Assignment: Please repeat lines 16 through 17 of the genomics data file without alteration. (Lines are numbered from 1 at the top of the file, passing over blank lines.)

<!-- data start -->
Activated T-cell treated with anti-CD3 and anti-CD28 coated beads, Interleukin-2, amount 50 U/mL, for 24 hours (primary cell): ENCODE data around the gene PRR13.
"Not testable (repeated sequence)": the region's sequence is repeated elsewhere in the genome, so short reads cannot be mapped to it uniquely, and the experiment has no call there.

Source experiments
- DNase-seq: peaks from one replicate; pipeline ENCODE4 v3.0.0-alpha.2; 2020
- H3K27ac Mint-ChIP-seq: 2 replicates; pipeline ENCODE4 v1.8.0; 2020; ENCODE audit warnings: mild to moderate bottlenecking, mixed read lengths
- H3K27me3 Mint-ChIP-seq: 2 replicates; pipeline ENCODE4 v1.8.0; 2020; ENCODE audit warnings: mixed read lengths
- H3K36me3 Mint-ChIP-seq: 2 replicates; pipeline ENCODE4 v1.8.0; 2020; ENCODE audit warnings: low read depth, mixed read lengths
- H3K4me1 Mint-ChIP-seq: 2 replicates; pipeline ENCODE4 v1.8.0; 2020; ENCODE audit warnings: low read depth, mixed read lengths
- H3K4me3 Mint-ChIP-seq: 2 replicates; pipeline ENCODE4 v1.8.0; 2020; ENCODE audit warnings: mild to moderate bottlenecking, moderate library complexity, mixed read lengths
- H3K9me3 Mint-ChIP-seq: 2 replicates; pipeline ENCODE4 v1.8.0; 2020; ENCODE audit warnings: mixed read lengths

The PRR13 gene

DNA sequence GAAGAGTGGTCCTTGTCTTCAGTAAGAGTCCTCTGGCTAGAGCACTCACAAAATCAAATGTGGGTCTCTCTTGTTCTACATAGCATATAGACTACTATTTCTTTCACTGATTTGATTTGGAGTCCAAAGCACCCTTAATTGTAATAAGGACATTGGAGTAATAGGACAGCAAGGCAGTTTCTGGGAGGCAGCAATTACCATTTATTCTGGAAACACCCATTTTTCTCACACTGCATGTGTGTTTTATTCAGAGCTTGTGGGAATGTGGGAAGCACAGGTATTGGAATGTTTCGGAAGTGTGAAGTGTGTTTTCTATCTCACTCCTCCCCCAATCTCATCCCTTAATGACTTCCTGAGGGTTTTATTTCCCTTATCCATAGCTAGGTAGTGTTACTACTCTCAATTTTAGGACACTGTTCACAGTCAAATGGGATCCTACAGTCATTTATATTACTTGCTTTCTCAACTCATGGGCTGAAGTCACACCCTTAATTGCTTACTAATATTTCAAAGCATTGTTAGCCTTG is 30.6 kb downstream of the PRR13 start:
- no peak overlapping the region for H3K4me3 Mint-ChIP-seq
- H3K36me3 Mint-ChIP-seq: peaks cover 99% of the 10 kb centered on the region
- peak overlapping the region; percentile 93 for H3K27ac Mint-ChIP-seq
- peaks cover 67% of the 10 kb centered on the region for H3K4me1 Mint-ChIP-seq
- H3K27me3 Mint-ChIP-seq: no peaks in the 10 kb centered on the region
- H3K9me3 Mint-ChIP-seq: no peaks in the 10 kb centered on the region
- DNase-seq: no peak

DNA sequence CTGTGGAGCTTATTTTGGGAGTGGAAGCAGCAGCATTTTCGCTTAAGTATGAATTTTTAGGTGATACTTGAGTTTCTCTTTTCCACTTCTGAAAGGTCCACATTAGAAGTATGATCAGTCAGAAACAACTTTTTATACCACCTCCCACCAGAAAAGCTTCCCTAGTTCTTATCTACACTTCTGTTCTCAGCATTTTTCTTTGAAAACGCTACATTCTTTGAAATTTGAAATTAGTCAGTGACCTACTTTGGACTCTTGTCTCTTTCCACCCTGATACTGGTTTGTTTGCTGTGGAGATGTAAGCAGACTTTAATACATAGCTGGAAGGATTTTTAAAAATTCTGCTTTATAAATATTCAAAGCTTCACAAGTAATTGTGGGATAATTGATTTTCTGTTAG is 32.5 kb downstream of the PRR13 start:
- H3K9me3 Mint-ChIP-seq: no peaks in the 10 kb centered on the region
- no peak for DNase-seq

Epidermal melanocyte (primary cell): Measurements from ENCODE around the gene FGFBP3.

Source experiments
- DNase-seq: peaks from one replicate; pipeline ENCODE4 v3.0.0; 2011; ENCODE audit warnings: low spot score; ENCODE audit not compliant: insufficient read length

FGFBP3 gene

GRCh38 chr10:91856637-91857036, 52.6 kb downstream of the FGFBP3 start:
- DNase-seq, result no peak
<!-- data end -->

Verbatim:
- peaks cover 67% of the 10 kb centered on the region for H3K4me1 Mint-ChIP-seq
- H3K27me3 Mint-ChIP-seq: no peaks in the 10 kb centered on the region